As all this continued to unfold, in early 1967 I discovered The Beatles had an office in Manhattan.   As I was most curious, one day after school I took the subway into the city and went to the office building in Times Square.   As I got off the elevator, the sign on the door read “Beatles (USA) Limited / Nemperor Artists, Ltd.”  

It was very quiet. I knocked on the door and walked in.  The woman at the reception desk said “Hi. Are you here to be interviewed?”  I was a rather fearless teen and said yes.   Of course, I had no idea what I was to be interviewed for!

They were looking for help going through the sacks and sacks of Beatles fan mail.  They hired me immediately. Each day after school I would hop on the subway and go into the office to work for several hours.  All with the blessing of my parents!

Heading the small office and staff was the late Nathan M. Weiss, an American attorney, and US business partner of Brian Epstein.  Both their names were on the office door.  (later APPLE Corps was added).

I remained working there part-time until I graduated high school when they offered me a full-time job!  I accepted, with the consent of my incredibly supportive parents, and took college classes in the evening.  Nat and staff saw something in me and I continued to be promoted and given more responsibilities.  

I eventually became assistant director of Beatles (USA) Ltd (the US Fan Club) with the guidance of Freda Kelly in Liverpool.  Freda and I remain close friends today.

Though The Beatles stopped touring in 1966 they continued to release records. One of my responsibilities was to call the music trade publications every Monday, to get the “chart reports” for their releases (i.e.: #1 with a bullet). I would then send the chart report information via Telex machine directly to the London office.

I will never forget the day a demo of “Back In The USSR” arrived in the office before it was released.  We immediately played and blasted it out over and over!  WOW.  Such excitement!

In July of 1969, I took a two-week vacation and went to London, paying for my flight and hotel.  It was not my first time in London or the UK.  While there, I spent time at the Savile Row office, often filling in at the reception desk.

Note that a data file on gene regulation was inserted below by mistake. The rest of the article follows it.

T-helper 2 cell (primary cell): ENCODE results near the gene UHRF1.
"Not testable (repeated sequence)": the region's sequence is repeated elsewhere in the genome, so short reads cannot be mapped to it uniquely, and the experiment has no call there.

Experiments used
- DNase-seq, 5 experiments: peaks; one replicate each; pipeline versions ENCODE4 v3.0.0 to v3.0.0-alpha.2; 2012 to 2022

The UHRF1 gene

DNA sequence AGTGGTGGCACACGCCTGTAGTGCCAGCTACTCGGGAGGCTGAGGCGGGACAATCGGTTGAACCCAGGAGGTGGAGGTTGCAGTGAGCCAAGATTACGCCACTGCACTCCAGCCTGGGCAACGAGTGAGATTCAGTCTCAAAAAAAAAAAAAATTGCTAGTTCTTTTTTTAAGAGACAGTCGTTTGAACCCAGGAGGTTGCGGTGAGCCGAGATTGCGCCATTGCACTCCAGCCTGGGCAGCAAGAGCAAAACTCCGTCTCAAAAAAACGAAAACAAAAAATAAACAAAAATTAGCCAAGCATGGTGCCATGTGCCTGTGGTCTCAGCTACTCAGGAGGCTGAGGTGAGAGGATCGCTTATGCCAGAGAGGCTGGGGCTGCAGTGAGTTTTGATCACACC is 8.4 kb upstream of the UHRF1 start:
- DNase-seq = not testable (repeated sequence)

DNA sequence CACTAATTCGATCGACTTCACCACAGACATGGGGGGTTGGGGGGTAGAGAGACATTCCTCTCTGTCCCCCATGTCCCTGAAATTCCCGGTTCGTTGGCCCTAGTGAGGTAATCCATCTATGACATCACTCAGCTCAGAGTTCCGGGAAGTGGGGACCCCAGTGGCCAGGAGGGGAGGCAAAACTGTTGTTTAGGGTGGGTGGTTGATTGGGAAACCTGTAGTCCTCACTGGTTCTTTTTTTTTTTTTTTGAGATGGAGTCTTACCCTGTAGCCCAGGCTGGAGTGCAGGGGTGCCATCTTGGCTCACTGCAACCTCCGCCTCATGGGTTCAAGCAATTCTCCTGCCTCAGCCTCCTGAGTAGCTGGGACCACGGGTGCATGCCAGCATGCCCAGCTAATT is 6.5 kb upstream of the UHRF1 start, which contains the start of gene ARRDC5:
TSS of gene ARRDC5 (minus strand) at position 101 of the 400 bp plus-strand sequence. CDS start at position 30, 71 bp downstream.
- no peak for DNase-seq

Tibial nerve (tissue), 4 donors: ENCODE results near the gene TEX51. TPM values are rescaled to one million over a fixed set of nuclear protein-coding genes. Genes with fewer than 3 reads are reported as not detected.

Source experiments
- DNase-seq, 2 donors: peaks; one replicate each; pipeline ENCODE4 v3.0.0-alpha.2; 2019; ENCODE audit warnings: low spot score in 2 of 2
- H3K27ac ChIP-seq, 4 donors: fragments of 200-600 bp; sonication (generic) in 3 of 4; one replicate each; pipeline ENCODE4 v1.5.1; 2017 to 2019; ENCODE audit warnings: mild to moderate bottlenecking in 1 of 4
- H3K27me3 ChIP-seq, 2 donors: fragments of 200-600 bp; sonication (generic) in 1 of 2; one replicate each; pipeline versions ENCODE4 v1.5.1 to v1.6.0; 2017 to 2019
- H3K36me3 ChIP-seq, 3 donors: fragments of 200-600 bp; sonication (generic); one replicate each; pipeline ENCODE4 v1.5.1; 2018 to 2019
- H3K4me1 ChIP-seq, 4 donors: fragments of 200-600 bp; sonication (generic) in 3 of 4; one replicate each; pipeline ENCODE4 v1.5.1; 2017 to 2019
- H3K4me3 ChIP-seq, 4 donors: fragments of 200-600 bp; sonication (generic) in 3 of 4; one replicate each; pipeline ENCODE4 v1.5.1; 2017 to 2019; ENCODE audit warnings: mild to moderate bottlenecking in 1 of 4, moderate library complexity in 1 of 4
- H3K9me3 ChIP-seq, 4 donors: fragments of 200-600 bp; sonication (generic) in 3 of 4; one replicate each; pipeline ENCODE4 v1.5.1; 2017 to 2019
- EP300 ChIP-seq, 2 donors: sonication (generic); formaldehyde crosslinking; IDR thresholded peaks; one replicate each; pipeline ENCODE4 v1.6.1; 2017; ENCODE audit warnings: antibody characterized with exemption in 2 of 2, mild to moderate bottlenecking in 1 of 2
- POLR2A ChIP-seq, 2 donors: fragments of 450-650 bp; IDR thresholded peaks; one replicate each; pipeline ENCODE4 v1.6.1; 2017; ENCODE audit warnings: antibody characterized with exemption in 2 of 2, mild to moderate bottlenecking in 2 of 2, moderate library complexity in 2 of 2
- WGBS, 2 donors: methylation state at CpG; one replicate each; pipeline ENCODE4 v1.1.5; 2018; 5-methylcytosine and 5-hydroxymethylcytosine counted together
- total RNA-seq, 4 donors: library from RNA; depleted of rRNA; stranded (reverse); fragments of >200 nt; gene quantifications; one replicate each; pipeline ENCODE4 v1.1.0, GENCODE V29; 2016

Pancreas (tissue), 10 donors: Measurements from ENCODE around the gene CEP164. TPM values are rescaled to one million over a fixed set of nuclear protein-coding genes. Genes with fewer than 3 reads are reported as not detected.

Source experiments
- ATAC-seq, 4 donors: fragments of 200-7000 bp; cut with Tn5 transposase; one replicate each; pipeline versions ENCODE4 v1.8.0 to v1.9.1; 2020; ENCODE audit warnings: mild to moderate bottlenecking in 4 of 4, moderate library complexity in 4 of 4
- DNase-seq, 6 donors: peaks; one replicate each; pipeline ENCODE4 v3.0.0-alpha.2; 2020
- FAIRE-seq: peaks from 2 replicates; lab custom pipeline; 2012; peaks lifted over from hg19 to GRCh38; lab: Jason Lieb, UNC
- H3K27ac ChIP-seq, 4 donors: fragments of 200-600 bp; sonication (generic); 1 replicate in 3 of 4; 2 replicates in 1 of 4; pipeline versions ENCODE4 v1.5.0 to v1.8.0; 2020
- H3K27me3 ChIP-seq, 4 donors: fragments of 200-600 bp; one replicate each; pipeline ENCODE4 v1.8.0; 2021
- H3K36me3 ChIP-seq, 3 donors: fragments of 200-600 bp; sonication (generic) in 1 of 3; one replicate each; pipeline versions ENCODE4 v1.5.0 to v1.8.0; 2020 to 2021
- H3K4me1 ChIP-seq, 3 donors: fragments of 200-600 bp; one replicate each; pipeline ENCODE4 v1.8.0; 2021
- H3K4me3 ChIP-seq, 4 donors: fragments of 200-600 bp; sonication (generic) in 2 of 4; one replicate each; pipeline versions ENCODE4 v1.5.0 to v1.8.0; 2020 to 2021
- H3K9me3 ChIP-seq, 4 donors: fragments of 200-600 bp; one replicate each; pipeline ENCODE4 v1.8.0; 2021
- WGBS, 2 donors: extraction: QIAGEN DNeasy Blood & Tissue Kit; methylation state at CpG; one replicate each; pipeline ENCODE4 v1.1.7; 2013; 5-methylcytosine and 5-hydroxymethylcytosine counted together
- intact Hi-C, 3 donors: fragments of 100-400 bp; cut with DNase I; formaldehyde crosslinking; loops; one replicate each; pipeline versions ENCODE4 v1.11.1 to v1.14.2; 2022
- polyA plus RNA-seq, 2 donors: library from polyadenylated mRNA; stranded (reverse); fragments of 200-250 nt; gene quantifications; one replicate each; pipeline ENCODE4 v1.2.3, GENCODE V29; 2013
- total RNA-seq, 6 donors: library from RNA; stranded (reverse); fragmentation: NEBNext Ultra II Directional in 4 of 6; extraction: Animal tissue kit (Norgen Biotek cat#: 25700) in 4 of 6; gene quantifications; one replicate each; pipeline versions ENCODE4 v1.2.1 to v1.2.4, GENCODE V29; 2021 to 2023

Merle at John’s desk.


Lots of folks coming and going (Mal Evans, Peter Brown, Tony Bramwell), fans waiting outside for a mere glimpse of ANY Beatle that might pop in. I also took the train to Liverpool, where I spent time with Freda Kelly, who took me to meet Ringo’s parents, the lovely Elsie and Harry Graves.   

It was the late Derek Taylor, the Beatles Press Officer, and a great mentor to me, who arranged for me to go to EMI Studios where The Beatles were putting the finishing touches on the song “Come Together” for the Abbey Road album.  

On Wed. July 23, 1969 I was off to EMI Studios (later renamed Abbey Road) where I became a fly on the wall and took some candid photos of the boys in their element.   The beloved and ever-present Mal Evans was there of course, greeted me warmly, put me at ease and reminded all that I was from the New York office. Hoots and hollers!  I quietly moved around trying to be invisible and shared a few winks and glances with John and Paul. John had just returned to the studio following a car accident in Scotland. I brought some white flowers for him and he took one and put it on top of the amp next to him. (Photo) Everyone could not have been nicer. 

Here are a few of my studio photos taken that day. 




I had no idea that within a year The Beatles would go their separate ways.  

In 1970, as things were winding down, I left the office and took a job with a major theatrical PR firm in New York where I worked on such landmark productions as the musicals HAIR, GODSPELL and many more…. the beginning of a long and successful career. Today I head my own entertainment marketing/public relations company in New York.

August, 1980. I was cycling in Central Park (near where the Imagine Circle is today) and noticed John and baby Sean sitting on a bench. I stopped to say hello. He seemed so very happy.  Four months later he was gone.

I do believe that fate has played a major role in my life and career. I am so grateful to have stepped into the world of The Beatles at this pivotal time in history.  

On a personal note, I became close to Sid Bernstein (and his family) in later years. I sadly announced Sid’s death in 2013 (age 95).

If it wasn’t for Sid’s persistence pursuing Brian Epstein to bring The Beatles to America, and that famous handshake across the pond, the music business – and our lives - just might have taken a very different turn.


Merle Frimark

Merle Frimark, who heads her own international marketing and public relations company based in New York, began her career as a teen working in The Beatles’ New York office.